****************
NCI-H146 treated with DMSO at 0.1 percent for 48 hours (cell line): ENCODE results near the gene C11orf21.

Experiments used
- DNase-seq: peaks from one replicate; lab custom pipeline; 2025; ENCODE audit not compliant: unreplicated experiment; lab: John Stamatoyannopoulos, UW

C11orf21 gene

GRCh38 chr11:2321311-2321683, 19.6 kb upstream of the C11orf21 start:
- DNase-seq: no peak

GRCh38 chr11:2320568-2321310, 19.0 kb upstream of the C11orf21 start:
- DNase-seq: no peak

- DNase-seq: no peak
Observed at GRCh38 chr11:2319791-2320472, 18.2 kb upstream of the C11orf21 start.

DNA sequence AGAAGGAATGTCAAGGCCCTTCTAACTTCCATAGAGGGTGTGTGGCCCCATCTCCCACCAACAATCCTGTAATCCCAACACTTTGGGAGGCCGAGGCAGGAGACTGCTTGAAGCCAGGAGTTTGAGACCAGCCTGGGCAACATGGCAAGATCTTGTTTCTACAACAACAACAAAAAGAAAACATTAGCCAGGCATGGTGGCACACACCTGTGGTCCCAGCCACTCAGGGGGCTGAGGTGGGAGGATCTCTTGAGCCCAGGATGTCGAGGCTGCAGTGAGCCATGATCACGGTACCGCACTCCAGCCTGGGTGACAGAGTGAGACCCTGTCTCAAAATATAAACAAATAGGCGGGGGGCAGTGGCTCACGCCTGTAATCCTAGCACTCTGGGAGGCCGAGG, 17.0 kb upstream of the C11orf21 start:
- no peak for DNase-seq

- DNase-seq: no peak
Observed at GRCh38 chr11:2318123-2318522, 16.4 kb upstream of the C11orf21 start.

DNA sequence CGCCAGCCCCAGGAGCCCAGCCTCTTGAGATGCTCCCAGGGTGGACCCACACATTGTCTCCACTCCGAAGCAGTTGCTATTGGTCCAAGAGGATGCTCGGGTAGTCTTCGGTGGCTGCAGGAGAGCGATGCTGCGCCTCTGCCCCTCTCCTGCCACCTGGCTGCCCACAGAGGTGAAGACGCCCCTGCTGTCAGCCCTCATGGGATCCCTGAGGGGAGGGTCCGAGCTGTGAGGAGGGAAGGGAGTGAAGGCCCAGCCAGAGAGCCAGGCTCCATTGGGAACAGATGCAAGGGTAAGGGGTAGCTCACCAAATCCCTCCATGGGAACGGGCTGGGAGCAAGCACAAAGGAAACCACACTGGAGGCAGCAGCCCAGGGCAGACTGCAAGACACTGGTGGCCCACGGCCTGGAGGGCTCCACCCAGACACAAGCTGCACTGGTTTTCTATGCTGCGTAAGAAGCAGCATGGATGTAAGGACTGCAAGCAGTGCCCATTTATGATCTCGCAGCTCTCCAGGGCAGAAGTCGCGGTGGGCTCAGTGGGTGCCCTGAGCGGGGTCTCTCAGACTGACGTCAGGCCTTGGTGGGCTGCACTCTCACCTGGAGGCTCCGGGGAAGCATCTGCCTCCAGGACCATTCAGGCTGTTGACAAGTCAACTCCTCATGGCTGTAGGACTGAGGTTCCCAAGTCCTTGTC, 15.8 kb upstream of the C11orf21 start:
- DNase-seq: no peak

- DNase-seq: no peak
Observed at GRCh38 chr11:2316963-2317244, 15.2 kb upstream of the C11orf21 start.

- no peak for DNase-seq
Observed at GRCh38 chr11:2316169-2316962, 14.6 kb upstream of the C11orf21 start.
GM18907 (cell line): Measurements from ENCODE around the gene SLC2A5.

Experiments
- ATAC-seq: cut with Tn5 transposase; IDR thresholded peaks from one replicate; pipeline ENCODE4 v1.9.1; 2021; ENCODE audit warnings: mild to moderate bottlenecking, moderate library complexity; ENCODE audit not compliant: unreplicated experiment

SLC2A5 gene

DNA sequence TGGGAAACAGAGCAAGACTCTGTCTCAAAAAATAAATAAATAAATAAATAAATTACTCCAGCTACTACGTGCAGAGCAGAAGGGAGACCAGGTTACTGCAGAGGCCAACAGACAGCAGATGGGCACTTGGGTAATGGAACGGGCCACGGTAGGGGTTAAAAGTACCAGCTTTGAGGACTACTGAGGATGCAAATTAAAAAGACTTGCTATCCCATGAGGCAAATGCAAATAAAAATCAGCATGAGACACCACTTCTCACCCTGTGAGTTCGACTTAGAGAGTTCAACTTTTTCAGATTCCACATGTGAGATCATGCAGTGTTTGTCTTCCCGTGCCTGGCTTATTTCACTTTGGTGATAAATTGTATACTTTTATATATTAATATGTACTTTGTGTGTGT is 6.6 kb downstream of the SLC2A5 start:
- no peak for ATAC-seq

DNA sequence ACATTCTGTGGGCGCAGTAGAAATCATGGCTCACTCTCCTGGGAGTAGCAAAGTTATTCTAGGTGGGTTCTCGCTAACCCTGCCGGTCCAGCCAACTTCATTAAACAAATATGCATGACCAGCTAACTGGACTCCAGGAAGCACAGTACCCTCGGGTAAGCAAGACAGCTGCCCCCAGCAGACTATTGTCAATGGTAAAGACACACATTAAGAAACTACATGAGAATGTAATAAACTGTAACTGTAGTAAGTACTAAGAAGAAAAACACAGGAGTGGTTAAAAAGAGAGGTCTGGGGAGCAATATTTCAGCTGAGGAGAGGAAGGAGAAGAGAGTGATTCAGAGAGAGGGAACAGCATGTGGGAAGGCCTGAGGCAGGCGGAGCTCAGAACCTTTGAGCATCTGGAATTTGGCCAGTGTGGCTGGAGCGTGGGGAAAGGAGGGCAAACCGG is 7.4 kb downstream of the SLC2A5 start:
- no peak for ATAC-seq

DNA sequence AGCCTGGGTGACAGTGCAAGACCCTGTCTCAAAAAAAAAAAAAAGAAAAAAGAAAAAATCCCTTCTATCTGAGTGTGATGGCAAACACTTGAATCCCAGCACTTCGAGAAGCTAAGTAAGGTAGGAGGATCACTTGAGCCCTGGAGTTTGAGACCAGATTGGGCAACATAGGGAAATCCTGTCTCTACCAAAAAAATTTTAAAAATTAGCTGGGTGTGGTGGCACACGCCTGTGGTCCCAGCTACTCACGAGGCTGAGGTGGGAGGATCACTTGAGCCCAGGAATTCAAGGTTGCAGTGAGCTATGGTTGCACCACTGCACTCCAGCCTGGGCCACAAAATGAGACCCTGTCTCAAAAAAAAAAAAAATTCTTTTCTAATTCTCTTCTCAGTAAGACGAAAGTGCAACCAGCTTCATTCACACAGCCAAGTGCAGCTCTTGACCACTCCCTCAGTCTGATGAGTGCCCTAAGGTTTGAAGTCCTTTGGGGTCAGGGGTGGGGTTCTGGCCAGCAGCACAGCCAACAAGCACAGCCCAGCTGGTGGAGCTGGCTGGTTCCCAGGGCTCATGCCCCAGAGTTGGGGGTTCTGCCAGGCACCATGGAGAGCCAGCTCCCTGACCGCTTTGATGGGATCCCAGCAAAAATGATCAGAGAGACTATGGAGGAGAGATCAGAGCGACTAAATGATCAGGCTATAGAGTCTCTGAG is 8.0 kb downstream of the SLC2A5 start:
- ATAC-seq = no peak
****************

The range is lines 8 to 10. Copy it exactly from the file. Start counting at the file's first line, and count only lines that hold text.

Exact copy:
- DNase-seq: no peak

- DNase-seq: no peak
Observed at GRCh38 chr11:2319791-2320472, 18.2 kb upstream of the C11orf21 start.